The Cardinals are number one at number one and number two

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Given a choice between covering a World Series in St. Louis vs. San Francisco, the selfish part of me is pulling for San Francisco because (a) I have a lot of friends there; and (b) it’s San Francisco.  But I’m not a fanatic about it, and my mind is open for persuasion on the matter.

For example, when the self-proclaimed urine and feces experts — really, the site is called “UFE: Urine and Feces Everywhere” — say that Busch Stadium fans demonstrate the best bathroom hygiene in all of baseball, well, that’s a definite plus in the Cardinals’ column:

What can you say about Busch Stadium when you consider that it was the only park in our survey to get an “A” rating? One hundred percent of the women wash their hands in the restroom, and the men are not too shabby when it comes to restroom hygiene, either. Busch Stadium is one of the few parks that the UFE (Urine Feces Everywhere) Team would feel comfortable shaking another fan’s hand.

In these rankings being number 30 — where the Cardinals are — is the best. Being number one is the worst (though maybe I’d invert it and number two).  Among the other playoff teams still standing — or, in some cases squatting — the Yankees are the worst at number 7, The Tigers are at number 20 and the Giants are at a quite respectable 23.

The worst in all of baseball: Wrigley Field. Though, in Cubs fans’ defense, it is almost certainly way less hygienic to actually touch the faucets in those nasty bathrooms than it is to bust out of there as quickly as possible hoping that you didn’t do anything too gross to yourself.

(thanks to Jonah Keri for bringing this loveliness to my attention)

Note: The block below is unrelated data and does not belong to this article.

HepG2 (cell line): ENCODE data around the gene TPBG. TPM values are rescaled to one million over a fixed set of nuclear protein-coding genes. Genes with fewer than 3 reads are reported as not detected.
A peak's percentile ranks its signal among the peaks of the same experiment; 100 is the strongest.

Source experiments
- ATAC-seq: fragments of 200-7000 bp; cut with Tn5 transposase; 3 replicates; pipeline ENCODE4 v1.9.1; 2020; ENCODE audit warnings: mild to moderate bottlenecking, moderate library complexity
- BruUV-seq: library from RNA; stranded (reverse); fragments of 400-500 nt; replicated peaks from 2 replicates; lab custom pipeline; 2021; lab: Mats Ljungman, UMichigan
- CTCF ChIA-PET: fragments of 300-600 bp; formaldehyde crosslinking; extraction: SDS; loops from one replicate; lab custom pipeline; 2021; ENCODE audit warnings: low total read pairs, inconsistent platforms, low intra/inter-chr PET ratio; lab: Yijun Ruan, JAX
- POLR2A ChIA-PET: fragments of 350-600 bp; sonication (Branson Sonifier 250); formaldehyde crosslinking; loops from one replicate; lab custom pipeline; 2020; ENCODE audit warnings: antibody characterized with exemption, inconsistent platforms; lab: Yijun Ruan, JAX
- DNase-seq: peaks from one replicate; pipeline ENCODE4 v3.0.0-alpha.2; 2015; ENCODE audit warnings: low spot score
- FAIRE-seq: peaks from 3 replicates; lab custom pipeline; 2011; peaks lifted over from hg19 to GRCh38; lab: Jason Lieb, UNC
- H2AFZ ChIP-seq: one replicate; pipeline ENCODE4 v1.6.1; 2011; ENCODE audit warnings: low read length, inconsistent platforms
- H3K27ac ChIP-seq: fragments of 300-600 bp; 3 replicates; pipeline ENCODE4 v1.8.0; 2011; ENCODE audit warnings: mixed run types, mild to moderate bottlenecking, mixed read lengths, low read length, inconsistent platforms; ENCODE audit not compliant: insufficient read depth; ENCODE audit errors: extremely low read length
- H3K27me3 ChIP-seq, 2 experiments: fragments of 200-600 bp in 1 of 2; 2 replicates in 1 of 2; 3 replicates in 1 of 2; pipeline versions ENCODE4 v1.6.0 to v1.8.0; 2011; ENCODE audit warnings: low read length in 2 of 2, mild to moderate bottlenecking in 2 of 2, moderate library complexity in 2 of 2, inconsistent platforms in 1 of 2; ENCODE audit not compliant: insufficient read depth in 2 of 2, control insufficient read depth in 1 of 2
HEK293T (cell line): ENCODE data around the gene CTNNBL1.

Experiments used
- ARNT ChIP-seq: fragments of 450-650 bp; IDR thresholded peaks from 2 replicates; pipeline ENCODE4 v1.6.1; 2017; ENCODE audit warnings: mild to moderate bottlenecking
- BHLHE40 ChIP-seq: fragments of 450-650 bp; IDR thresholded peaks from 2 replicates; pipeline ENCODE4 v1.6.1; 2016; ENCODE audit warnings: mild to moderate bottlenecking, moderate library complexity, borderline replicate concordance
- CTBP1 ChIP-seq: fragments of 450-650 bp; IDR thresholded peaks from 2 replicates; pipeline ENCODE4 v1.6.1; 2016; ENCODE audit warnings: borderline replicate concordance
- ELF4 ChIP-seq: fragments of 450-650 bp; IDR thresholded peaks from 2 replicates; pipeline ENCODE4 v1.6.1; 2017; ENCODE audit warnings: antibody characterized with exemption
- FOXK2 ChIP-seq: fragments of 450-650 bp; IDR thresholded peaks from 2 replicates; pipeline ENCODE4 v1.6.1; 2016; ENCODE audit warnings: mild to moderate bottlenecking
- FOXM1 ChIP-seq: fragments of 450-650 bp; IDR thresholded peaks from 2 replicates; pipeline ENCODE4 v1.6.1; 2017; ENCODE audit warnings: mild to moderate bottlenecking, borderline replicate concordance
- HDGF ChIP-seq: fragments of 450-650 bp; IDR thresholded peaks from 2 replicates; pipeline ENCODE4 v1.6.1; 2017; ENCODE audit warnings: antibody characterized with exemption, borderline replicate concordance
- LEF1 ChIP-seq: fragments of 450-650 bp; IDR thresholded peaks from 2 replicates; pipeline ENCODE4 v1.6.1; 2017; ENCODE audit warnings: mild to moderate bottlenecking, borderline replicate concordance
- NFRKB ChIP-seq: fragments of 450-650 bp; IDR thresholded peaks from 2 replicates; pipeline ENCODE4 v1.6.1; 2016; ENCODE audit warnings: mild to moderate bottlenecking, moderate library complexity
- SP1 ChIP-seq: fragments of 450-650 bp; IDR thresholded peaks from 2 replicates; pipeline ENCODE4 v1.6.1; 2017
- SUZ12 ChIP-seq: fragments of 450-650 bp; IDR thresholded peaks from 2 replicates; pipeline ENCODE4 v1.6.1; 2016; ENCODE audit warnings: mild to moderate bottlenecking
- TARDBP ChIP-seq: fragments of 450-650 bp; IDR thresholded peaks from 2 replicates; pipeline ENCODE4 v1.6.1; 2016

Reds having Michael Lorenzen prepare as a two-way player

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For decades, a legitimate “two-way player” — a player who functions as both a pitcher and as a position player — was nothing but a fantasy. The skill sets required for both are too distinct and require too much prep work, it was thought. The Angels’ Shohei Ohtani shattered that illusion in 2018, posting a .925 OPS in 367 plate appearances as a hitter while posting a 3.31 ERA in 51 2/3 innings as a pitcher.

Since then, several more players have been considered in two-way roles. The Rangers signed Matt Davidson earlier this month and could potentially use him as a corner infielder as well as a reliever. Also earlier this month, James Loney signed with the independent Atlantic League’s Sugar Land Skeeters, who plan to use him as both a first baseman and as a pitcher.

You can add Michael Lorenzen of the Reds to that list. MLB.com’s Mark Sheldon reports that the Reds will have Lorenzen prepare this spring as a two-way player. He could both start and relieve while occasionally playing in the outfield. Lorenzen, in fact, took batting practice with the outfielders on Thursday. Previously, he had taken batting practice as extra work following a workout with fellow pitchers.

Lorenzen said, “It’s fantastic, the effort they’re putting in. A lot of the excuses were, ‘You know, we don’t want to overwork him.’ Well, let’s just sit down and talk about it then. They were willing to sit down and talk about it, which is one of the reasons why I love this staff so much and why I think the front office did a great job [hiring] this staff. They’re willing to find solutions for problems.”

New manager David Bell said, “We’ve put together a plan for the whole spring, knowing we can adjust it at any time. We didn’t want to go into each day not knowing what he’s going to do. We all felt better, he did, too. He was part of putting it together.”

Lorenzen, 27, pitched 81 innings last year with a 3.11 ERA and a 54/34 K/BB ratio. He’s one of baseball’s best-hitting pitchers as well. Last year, he swatted four homers and knocked in 10 runs in 34 trips to the plate. The last pitcher to hit at least four homers in a season was the Giants’ Madison Bumgarner, who did it in both 2014 (four) and 2015 (five). Lorenzen also posted a 1.043 OPS. According to Baseball Reference, there have been only 11 pitchers to OPS over 1.000 (min. 30 PA). The only ones to do it in the 2000’s are Lorenzen last year, Micah Owings in 2007 (1.033) and Dontrelle Willis in 2011 (1.032).